Reference to the insurance policy itself clearly reflects that it was intended to cover damages arising out of the negligent acts of the insured. The policy in the case is a "Comprehensive Liability Policy (General — Automobile)" containing the standard provisions for Bodily and Property damages caused by automobile and other than by automobile. On its face, the policy is the standard form, issued to most motorists, the peculiarity in this case being, that apparently it was primarily intended to cover damage, not caused by automobile.

In the policy "Coverage C — Property Damage Liability — Automobile" provides coverage "To pay on behalf of the insured all sums which the insured shall become legally obligated to pay as damages . . . caused by accident and arising out of the ownership maintenance or use of any automobile."

We have always interpreted this reference to "caused by an acident," to include damages caused by negligent operation of an automobile. Esmond v. Liscio, 209 Pa. Super. 200, 224 A.2d 793 (1966); Brower v. Employers' Liability Assurance Co., Ltd., 318 Pa. 440 at 442, 177 A. 826 (1935).

The immediately succeeding clause under which the claim is made in this action is entitled "Coverage D — Property Damage Liability — Except Automobile: To pay on behalf of the insured all sums which the insured shall become legally obligated to pay as damages . . . caused by accident."

The words in Coverage C and D are identical except that all reference to automobile is omitted in D. Sound construction of this contractual language should not allow us to give different meanings to identical language in adjacent provisions in one contract. The words "caused by accident" in Coverage D were intended to have the same meaning as they have in Coverage C. It is well established as our Supreme Court has stated that "In general, a word used by the parties in one sense is to be interpreted as employed in the same sense throughout the writing in the absence of countervailing reasons." Northern Liberties Gas Co. v. United Gas Improvement Co., 348 Pa. 433, 439, 35 A.2d 284 (1944) quoting from 3 Williston, Contracts, (Rev. ed. 1936) section 618, p. 1780.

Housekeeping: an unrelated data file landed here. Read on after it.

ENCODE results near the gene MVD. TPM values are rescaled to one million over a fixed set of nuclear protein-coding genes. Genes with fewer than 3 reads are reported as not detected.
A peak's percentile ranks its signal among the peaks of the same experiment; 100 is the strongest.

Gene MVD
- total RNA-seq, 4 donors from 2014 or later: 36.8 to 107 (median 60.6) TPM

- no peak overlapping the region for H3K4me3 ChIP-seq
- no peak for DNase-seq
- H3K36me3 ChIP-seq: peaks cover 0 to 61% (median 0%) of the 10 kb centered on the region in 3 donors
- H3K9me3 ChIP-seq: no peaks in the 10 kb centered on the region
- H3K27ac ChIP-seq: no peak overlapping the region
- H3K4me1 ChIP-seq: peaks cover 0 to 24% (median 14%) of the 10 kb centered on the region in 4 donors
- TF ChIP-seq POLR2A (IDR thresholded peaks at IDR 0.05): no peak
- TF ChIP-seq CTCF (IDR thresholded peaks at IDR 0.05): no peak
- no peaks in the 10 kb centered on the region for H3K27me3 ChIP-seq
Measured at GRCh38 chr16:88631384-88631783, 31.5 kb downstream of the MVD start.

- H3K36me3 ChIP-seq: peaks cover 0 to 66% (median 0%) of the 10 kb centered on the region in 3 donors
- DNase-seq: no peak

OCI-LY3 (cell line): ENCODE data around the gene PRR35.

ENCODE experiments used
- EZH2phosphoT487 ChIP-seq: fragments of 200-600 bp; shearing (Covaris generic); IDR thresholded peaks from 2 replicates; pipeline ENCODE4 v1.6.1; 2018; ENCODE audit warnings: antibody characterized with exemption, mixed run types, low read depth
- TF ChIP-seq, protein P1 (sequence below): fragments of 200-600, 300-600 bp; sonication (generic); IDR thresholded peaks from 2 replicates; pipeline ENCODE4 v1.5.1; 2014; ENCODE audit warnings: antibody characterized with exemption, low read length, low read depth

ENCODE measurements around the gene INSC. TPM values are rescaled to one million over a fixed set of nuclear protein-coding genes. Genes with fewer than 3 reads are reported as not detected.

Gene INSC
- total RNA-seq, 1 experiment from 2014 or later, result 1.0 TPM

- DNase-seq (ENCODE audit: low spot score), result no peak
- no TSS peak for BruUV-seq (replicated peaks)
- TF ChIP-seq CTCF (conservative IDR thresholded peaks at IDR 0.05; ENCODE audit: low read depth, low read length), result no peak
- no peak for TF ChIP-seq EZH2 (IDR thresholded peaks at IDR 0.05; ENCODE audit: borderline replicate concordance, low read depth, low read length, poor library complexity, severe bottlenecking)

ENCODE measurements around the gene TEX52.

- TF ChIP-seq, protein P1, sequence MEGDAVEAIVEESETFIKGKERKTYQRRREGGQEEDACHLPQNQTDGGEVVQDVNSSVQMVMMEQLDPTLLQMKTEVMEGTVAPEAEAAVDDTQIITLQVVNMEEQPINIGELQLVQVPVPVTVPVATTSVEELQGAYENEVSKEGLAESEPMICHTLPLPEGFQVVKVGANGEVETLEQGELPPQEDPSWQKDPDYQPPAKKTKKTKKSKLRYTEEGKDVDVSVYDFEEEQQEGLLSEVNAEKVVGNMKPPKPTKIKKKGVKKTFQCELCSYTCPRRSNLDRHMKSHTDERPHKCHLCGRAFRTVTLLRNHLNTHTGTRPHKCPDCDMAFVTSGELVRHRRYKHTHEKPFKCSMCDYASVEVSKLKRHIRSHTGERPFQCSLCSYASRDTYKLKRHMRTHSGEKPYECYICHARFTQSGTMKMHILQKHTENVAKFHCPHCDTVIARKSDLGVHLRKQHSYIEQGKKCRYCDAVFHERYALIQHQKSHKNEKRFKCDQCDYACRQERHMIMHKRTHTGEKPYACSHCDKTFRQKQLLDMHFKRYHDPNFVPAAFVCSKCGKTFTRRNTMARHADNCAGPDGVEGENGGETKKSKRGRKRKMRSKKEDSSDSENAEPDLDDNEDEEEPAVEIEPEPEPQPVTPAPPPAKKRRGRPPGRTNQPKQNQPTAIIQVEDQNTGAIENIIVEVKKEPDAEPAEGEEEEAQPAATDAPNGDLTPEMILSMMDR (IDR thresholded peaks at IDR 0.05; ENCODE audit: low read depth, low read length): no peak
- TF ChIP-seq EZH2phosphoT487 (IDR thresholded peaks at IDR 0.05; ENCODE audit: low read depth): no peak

This reading is consistent with the intentions of an insured in signing an insurance contract. Certainly, one of his primary objectives is to be made whole for any liability incurred because of his negligent conduct. Such liability is likely whenever an insured has extensive business or commercial dealings. The insurance contract is designed to eliminate that risk of loss.

Any other interpretation would give little or no protection to the insured and would render the policy valueless. Rex Roofing Co. v. Lumber Mutual Casualty Ins. Co., 280 App. Div. 665, 116 N.Y.S. 2d 876, app. den., 281 App. Div. 744, 118 N.Y.S. 2d 732; Bundy Tubing Co. v. Royal Indem. Co., 298 F.2d 151 (6th Cir. 1962); Iowa Mutual Ins. Co. v. Fred M. Simmons, Inc., 258 N.C. 69, 128 S.E.2d 19 (1962). Had the insurance carrier thought otherwise, it is reasonable to expect that it would have specifically excluded from the contract liability arising from the insured's negligence.

Moreover, the usual presumption that insurance contracts when ambiguous must be strictly construed against the insurer militates in favor of appellant's interpretation that "caused by accident" may include damage resulting from his negligence. Papadell v. Harleysville Mutual Casualty Co., 411 Pa. 214, 191 A.2d 274 (1963).

I would vacate the judgment below and order a new trial.

MONTGOMERY and SPAULDING, JJ., join in this dissenting opinion.

Summaries of

Lancaster A.R.A. v. Transamerica I. Co.

Superior Court of Pennsylvania
Mar 20, 1969
214 Pa. Super. 80 (Pa. Super. Ct. 1969)
Case details for

Lancaster A.R.A. v. Transamerica I. Co.

Case Details

Full title:Lancaster Area Refuse Authority, Appellant v. Transamerica Insurance…

Court:Superior Court of Pennsylvania

Date published: Mar 20, 1969


214 Pa. Super. 80 (Pa. Super. Ct. 1969)
251 A.2d 739